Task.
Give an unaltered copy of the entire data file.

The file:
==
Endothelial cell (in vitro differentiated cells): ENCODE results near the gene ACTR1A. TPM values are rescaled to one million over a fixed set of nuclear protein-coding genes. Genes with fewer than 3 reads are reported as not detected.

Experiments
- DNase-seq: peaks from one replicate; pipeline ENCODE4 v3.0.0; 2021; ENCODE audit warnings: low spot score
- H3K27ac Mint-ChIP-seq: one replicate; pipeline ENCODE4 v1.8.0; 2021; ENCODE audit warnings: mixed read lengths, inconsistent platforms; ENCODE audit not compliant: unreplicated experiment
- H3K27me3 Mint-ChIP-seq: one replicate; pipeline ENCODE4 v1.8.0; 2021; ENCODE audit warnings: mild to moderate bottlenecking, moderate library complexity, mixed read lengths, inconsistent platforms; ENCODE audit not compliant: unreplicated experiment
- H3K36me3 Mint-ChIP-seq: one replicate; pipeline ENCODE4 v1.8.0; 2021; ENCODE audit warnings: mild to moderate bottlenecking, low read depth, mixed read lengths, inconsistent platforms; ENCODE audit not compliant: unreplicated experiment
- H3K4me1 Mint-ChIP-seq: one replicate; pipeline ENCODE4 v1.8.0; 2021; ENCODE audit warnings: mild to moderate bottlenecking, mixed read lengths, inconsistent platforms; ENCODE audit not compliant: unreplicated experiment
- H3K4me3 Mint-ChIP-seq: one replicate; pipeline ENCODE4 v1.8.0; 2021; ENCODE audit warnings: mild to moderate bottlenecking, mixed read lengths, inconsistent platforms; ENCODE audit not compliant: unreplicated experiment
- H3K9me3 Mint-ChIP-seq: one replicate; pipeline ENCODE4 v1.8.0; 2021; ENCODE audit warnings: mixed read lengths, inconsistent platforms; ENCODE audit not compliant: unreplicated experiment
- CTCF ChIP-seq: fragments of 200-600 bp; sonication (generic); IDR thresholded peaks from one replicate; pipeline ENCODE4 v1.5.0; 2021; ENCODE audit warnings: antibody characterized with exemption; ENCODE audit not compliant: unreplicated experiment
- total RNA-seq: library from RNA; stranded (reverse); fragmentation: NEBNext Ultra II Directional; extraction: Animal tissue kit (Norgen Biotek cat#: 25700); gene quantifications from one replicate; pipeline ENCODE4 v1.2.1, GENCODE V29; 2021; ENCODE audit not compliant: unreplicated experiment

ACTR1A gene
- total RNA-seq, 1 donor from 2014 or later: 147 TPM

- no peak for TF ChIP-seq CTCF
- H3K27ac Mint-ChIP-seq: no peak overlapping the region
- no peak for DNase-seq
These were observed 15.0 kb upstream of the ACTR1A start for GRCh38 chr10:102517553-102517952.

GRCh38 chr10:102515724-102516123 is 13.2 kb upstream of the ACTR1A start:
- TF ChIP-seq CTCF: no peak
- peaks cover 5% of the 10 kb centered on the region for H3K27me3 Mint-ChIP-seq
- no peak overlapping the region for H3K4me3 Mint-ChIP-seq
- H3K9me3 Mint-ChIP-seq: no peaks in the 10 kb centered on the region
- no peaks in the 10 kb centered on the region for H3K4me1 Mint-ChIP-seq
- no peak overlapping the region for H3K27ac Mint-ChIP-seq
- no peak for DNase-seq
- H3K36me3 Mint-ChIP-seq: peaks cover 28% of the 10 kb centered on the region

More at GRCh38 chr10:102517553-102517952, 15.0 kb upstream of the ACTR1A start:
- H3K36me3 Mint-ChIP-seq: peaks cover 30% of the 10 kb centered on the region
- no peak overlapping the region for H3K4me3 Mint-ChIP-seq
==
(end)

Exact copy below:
Endothelial cell (in vitro differentiated cells): ENCODE results near the gene ACTR1A. TPM values are rescaled to one million over a fixed set of nuclear protein-coding genes. Genes with fewer than 3 reads are reported as not detected.

Experiments
- DNase-seq: peaks from one replicate; pipeline ENCODE4 v3.0.0; 2021; ENCODE audit warnings: low spot score
- H3K27ac Mint-ChIP-seq: one replicate; pipeline ENCODE4 v1.8.0; 2021; ENCODE audit warnings: mixed read lengths, inconsistent platforms; ENCODE audit not compliant: unreplicated experiment
- H3K27me3 Mint-ChIP-seq: one replicate; pipeline ENCODE4 v1.8.0; 2021; ENCODE audit warnings: mild to moderate bottlenecking, moderate library complexity, mixed read lengths, inconsistent platforms; ENCODE audit not compliant: unreplicated experiment
- H3K36me3 Mint-ChIP-seq: one replicate; pipeline ENCODE4 v1.8.0; 2021; ENCODE audit warnings: mild to moderate bottlenecking, low read depth, mixed read lengths, inconsistent platforms; ENCODE audit not compliant: unreplicated experiment
- H3K4me1 Mint-ChIP-seq: one replicate; pipeline ENCODE4 v1.8.0; 2021; ENCODE audit warnings: mild to moderate bottlenecking, mixed read lengths, inconsistent platforms; ENCODE audit not compliant: unreplicated experiment
- H3K4me3 Mint-ChIP-seq: one replicate; pipeline ENCODE4 v1.8.0; 2021; ENCODE audit warnings: mild to moderate bottlenecking, mixed read lengths, inconsistent platforms; ENCODE audit not compliant: unreplicated experiment
- H3K9me3 Mint-ChIP-seq: one replicate; pipeline ENCODE4 v1.8.0; 2021; ENCODE audit warnings: mixed read lengths, inconsistent platforms; ENCODE audit not compliant: unreplicated experiment
- CTCF ChIP-seq: fragments of 200-600 bp; sonication (generic); IDR thresholded peaks from one replicate; pipeline ENCODE4 v1.5.0; 2021; ENCODE audit warnings: antibody characterized with exemption; ENCODE audit not compliant: unreplicated experiment
- total RNA-seq: library from RNA; stranded (reverse); fragmentation: NEBNext Ultra II Directional; extraction: Animal tissue kit (Norgen Biotek cat#: 25700); gene quantifications from one replicate; pipeline ENCODE4 v1.2.1, GENCODE V29; 2021; ENCODE audit not compliant: unreplicated experiment

ACTR1A gene
- total RNA-seq, 1 donor from 2014 or later: 147 TPM

- no peak for TF ChIP-seq CTCF
- H3K27ac Mint-ChIP-seq: no peak overlapping the region
- no peak for DNase-seq
These were observed 15.0 kb upstream of the ACTR1A start for GRCh38 chr10:102517553-102517952.

GRCh38 chr10:102515724-102516123 is 13.2 kb upstream of the ACTR1A start:
- TF ChIP-seq CTCF: no peak
- peaks cover 5% of the 10 kb centered on the region for H3K27me3 Mint-ChIP-seq
- no peak overlapping the region for H3K4me3 Mint-ChIP-seq
- H3K9me3 Mint-ChIP-seq: no peaks in the 10 kb centered on the region
- no peaks in the 10 kb centered on the region for H3K4me1 Mint-ChIP-seq
- no peak overlapping the region for H3K27ac Mint-ChIP-seq
- no peak for DNase-seq
- H3K36me3 Mint-ChIP-seq: peaks cover 28% of the 10 kb centered on the region

More at GRCh38 chr10:102517553-102517952, 15.0 kb upstream of the ACTR1A start:
- H3K36me3 Mint-ChIP-seq: peaks cover 30% of the 10 kb centered on the region
- no peak overlapping the region for H3K4me3 Mint-ChIP-seq